The Ants of Africa
SUBFAMILY PONERINAE - Genus Odontomachus
Contents - Ponerinae - PONERINAE Introduction

{Odontomachus genus definition}Genus Odontomachus Latreille (1804: 179)


Diagnostic Features - Mandibles elongate, linear, inserted close to the midline of the anterior margin of the head. When closed the mandibles meet throughout their length but the active ant characteristically keeps the mandibles wide open to form a line at right angles to the long axis of the head. The mandibular apex is armed with three teeth in a vertical series, the dorsal tooth being truncated. The node of the petiole ends dorsally in a long spine.

The genus was fully revised by Brown (1976a), who defined a total of 51 species - 28 from the Old World, of which only two are African, and 23 from the New World. Interestingly, despite there being only two modern species, he thought that the genus originated in the Old World wet tropics, with a relatively late dispersal. The snap action of the mandibular strike is a common characteristic of genus members and is among the fastest movements known from anywhere in the animal kingdom (Hölldobler & Wilson, 1994). Although the action may be primarily a strike for capture, it also provides a very effective backward propulsion when the mandibles are snapped onto a hard surface, as Lang had commented - "the leaping may be of some practical use to the ants when scaly ant-eaters open their nests" (in Wheeler, 1922).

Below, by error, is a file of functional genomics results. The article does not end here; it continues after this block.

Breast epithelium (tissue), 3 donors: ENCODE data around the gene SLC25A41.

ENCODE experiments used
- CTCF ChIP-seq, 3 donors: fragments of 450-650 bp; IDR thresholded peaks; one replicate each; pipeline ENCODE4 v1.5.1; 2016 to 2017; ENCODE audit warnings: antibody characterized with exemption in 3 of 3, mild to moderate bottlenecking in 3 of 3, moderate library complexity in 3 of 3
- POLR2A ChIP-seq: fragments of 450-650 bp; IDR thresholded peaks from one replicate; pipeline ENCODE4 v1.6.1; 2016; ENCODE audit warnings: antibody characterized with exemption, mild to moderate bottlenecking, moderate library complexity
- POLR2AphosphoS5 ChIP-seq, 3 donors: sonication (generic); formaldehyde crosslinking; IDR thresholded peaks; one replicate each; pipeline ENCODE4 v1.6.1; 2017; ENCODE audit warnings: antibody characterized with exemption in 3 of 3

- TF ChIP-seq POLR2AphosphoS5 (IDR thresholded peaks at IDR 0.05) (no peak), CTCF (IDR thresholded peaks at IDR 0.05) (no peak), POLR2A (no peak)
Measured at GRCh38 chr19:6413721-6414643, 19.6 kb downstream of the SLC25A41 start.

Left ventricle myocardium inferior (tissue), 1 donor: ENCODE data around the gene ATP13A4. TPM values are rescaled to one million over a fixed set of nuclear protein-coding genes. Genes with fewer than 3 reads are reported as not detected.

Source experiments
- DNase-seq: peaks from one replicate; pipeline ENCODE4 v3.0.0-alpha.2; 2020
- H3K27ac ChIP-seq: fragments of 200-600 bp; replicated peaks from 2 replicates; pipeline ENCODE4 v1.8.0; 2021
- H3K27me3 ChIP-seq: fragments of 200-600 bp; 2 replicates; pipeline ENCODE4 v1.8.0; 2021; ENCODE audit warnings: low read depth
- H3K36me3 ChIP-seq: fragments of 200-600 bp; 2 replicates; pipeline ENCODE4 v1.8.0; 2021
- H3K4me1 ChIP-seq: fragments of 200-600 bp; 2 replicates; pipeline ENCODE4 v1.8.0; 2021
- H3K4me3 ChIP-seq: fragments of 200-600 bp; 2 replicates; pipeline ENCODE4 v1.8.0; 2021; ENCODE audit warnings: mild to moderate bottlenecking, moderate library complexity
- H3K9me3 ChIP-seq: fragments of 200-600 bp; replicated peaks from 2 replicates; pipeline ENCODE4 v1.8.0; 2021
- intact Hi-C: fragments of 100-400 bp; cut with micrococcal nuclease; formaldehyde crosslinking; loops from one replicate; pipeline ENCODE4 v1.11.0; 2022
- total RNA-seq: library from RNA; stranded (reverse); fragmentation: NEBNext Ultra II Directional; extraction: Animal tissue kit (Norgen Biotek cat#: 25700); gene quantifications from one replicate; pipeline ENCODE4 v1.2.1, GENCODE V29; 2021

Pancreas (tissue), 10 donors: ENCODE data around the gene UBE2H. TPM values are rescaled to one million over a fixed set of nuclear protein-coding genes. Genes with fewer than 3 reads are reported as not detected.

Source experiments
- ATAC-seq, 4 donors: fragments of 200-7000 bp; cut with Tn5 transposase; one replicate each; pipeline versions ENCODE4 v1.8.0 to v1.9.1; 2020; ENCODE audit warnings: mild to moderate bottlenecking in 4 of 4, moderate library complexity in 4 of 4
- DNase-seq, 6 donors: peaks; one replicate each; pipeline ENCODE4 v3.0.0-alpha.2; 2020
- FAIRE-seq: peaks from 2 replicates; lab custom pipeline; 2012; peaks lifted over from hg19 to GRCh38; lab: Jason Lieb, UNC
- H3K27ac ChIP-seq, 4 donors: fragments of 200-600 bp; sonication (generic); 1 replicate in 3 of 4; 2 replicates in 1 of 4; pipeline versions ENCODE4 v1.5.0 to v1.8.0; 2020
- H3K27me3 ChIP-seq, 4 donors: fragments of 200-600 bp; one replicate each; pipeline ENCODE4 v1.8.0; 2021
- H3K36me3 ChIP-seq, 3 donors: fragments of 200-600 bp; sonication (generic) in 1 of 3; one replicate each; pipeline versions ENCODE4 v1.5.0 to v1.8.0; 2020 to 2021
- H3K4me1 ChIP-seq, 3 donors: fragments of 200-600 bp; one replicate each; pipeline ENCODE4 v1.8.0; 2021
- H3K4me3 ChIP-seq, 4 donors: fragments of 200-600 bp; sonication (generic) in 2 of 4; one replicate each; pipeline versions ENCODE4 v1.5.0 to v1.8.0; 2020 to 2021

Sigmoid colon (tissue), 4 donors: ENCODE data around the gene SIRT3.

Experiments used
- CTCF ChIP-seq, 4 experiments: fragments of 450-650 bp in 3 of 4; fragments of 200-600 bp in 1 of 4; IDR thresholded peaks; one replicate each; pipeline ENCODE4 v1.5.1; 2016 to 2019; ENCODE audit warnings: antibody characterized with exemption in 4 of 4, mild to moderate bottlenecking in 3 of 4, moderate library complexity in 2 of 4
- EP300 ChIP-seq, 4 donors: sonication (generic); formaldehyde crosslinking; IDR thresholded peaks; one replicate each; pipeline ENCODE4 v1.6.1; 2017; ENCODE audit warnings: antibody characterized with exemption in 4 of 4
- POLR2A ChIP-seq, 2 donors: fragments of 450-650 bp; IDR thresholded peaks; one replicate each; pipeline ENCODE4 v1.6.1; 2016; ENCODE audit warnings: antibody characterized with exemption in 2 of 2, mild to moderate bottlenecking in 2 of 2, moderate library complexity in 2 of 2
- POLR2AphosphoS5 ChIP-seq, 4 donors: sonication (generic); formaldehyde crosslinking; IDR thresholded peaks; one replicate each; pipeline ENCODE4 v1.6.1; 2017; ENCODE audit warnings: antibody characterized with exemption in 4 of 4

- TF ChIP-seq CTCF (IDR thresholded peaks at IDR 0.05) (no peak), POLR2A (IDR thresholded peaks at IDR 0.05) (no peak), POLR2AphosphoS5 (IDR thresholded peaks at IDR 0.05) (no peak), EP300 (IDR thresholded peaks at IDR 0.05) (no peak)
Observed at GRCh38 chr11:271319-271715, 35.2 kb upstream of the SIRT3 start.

Separation of African species (Brown, 1976a):-

1 {short description of image}Occiput with no more than a fine longitudinal groove or sulcus; first gastric segment glassy smooth, without appreciable pubescence, but usually with a few coarse hairs; petiolar node and posterior part of second gastric tergum prevailingly smooth and shining; petiole node generally higher and narrower in profile assiniensis
-- {short description of image}Occiput with a distinct longitudinal groove; first gastric tergum with abundant and conspicuous appressed to decumbent pubescence; sides of petiolar node and (usually) all of gastric tergum finely striate or reticulate troglodytes
Contents PONERINAE Introduction
© 2007, 2012 - Brian Taylor CBiol FSB FRES
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